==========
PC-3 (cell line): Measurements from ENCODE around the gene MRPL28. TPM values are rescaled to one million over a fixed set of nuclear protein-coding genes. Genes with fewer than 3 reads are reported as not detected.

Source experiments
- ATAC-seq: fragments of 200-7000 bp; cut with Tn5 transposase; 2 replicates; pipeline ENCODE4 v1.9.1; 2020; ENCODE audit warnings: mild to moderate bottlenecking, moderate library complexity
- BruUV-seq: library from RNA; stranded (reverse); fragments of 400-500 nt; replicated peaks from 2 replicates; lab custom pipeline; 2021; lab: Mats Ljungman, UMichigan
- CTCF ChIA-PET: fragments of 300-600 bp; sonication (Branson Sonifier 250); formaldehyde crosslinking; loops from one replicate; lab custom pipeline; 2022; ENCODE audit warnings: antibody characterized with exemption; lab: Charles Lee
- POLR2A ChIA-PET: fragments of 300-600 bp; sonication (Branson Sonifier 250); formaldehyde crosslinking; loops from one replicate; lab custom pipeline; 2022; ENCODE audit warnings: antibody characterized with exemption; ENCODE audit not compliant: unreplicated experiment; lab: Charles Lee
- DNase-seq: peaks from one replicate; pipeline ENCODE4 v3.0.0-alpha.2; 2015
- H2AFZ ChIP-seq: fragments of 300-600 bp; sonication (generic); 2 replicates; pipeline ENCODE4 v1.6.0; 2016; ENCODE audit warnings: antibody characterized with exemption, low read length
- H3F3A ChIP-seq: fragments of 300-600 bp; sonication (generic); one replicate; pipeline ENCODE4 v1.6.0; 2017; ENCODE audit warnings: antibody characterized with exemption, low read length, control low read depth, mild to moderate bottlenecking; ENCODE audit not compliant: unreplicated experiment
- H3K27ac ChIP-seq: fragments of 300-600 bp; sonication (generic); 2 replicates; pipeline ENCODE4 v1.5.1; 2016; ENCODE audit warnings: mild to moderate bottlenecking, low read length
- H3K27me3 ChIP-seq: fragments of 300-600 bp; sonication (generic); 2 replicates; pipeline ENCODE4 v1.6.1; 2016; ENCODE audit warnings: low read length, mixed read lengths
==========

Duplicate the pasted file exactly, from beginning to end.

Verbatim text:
PC-3 (cell line): Measurements from ENCODE around the gene MRPL28. TPM values are rescaled to one million over a fixed set of nuclear protein-coding genes. Genes with fewer than 3 reads are reported as not detected.

Source experiments
- ATAC-seq: fragments of 200-7000 bp; cut with Tn5 transposase; 2 replicates; pipeline ENCODE4 v1.9.1; 2020; ENCODE audit warnings: mild to moderate bottlenecking, moderate library complexity
- BruUV-seq: library from RNA; stranded (reverse); fragments of 400-500 nt; replicated peaks from 2 replicates; lab custom pipeline; 2021; lab: Mats Ljungman, UMichigan
- CTCF ChIA-PET: fragments of 300-600 bp; sonication (Branson Sonifier 250); formaldehyde crosslinking; loops from one replicate; lab custom pipeline; 2022; ENCODE audit warnings: antibody characterized with exemption; lab: Charles Lee
- POLR2A ChIA-PET: fragments of 300-600 bp; sonication (Branson Sonifier 250); formaldehyde crosslinking; loops from one replicate; lab custom pipeline; 2022; ENCODE audit warnings: antibody characterized with exemption; ENCODE audit not compliant: unreplicated experiment; lab: Charles Lee
- DNase-seq: peaks from one replicate; pipeline ENCODE4 v3.0.0-alpha.2; 2015
- H2AFZ ChIP-seq: fragments of 300-600 bp; sonication (generic); 2 replicates; pipeline ENCODE4 v1.6.0; 2016; ENCODE audit warnings: antibody characterized with exemption, low read length
- H3F3A ChIP-seq: fragments of 300-600 bp; sonication (generic); one replicate; pipeline ENCODE4 v1.6.0; 2017; ENCODE audit warnings: antibody characterized with exemption, low read length, control low read depth, mild to moderate bottlenecking; ENCODE audit not compliant: unreplicated experiment
- H3K27ac ChIP-seq: fragments of 300-600 bp; sonication (generic); 2 replicates; pipeline ENCODE4 v1.5.1; 2016; ENCODE audit warnings: mild to moderate bottlenecking, low read length
- H3K27me3 ChIP-seq: fragments of 300-600 bp; sonication (generic); 2 replicates; pipeline ENCODE4 v1.6.1; 2016; ENCODE audit warnings: low read length, mixed read lengths